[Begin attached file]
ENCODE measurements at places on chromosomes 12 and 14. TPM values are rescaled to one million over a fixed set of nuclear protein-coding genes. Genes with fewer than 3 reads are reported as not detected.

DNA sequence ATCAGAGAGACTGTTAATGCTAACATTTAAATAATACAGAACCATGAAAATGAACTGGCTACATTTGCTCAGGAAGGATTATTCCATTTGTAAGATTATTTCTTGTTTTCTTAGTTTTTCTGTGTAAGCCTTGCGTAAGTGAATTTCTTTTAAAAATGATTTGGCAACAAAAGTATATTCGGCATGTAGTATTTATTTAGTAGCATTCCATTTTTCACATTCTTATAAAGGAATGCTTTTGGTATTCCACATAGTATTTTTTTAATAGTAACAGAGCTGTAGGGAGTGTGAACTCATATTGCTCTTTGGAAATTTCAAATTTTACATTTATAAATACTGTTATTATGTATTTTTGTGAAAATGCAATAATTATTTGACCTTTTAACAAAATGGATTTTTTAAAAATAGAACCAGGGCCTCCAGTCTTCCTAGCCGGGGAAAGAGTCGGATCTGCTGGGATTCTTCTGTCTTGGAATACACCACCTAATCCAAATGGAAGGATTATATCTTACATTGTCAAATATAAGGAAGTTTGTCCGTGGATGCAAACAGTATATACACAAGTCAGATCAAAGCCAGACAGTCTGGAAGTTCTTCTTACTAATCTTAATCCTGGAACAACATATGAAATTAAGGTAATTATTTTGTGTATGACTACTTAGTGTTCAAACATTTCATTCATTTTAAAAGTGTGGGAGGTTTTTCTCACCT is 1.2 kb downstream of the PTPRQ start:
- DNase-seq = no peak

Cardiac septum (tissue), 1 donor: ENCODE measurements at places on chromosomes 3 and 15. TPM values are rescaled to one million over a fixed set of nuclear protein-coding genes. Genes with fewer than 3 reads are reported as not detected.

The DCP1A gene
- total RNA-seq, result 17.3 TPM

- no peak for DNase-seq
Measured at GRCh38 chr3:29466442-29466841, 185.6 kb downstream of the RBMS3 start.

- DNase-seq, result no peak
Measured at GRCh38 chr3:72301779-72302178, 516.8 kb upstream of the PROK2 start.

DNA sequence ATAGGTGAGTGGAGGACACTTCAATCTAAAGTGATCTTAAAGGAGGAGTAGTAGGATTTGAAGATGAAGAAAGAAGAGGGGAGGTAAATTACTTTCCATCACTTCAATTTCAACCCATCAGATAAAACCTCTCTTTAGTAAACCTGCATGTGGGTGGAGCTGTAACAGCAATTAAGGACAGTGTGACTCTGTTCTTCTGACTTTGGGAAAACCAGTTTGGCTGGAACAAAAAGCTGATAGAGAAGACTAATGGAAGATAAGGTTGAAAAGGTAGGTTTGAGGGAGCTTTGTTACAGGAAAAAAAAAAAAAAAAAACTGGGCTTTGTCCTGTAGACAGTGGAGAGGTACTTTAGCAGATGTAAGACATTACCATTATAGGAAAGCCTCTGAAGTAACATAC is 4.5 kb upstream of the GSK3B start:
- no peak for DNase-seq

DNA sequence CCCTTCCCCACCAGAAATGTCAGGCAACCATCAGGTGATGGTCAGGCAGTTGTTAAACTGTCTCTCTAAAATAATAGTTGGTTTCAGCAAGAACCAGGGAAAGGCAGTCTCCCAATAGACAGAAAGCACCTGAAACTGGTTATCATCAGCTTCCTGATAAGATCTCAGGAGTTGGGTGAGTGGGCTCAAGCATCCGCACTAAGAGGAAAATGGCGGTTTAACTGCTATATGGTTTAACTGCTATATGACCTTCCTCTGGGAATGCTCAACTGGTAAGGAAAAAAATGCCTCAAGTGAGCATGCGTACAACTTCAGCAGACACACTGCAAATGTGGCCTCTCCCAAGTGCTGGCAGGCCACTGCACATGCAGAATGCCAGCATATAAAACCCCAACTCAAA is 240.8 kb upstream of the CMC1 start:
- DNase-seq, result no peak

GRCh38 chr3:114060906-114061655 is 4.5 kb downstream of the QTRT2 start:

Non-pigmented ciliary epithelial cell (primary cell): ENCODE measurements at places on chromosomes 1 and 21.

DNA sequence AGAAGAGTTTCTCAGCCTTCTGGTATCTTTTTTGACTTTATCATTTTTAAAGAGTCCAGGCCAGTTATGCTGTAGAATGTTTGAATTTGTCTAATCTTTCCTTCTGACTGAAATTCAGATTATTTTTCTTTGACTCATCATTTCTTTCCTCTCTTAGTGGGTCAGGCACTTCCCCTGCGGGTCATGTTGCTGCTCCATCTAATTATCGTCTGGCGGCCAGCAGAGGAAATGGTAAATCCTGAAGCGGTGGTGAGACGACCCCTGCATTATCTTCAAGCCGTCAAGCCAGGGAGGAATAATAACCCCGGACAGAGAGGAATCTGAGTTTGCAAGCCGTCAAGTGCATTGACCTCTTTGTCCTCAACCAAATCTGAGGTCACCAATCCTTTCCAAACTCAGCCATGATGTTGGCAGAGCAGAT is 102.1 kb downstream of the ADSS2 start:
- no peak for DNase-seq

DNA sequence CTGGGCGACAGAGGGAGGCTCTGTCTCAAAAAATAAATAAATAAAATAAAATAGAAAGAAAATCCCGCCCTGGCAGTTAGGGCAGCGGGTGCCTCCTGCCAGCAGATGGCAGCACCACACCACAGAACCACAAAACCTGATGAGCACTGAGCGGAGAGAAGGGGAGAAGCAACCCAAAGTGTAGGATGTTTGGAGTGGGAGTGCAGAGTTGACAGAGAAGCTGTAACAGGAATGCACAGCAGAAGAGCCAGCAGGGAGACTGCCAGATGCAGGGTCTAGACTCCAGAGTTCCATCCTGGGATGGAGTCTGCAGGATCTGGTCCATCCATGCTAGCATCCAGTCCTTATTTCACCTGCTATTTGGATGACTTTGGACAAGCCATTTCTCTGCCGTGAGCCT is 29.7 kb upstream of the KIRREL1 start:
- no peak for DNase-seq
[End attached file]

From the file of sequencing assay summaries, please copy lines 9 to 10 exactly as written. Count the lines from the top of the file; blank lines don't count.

- DNase-seq, result no peak
Measured at GRCh38 chr3:72301779-72302178, 516.8 kb upstream of the PROK2 start.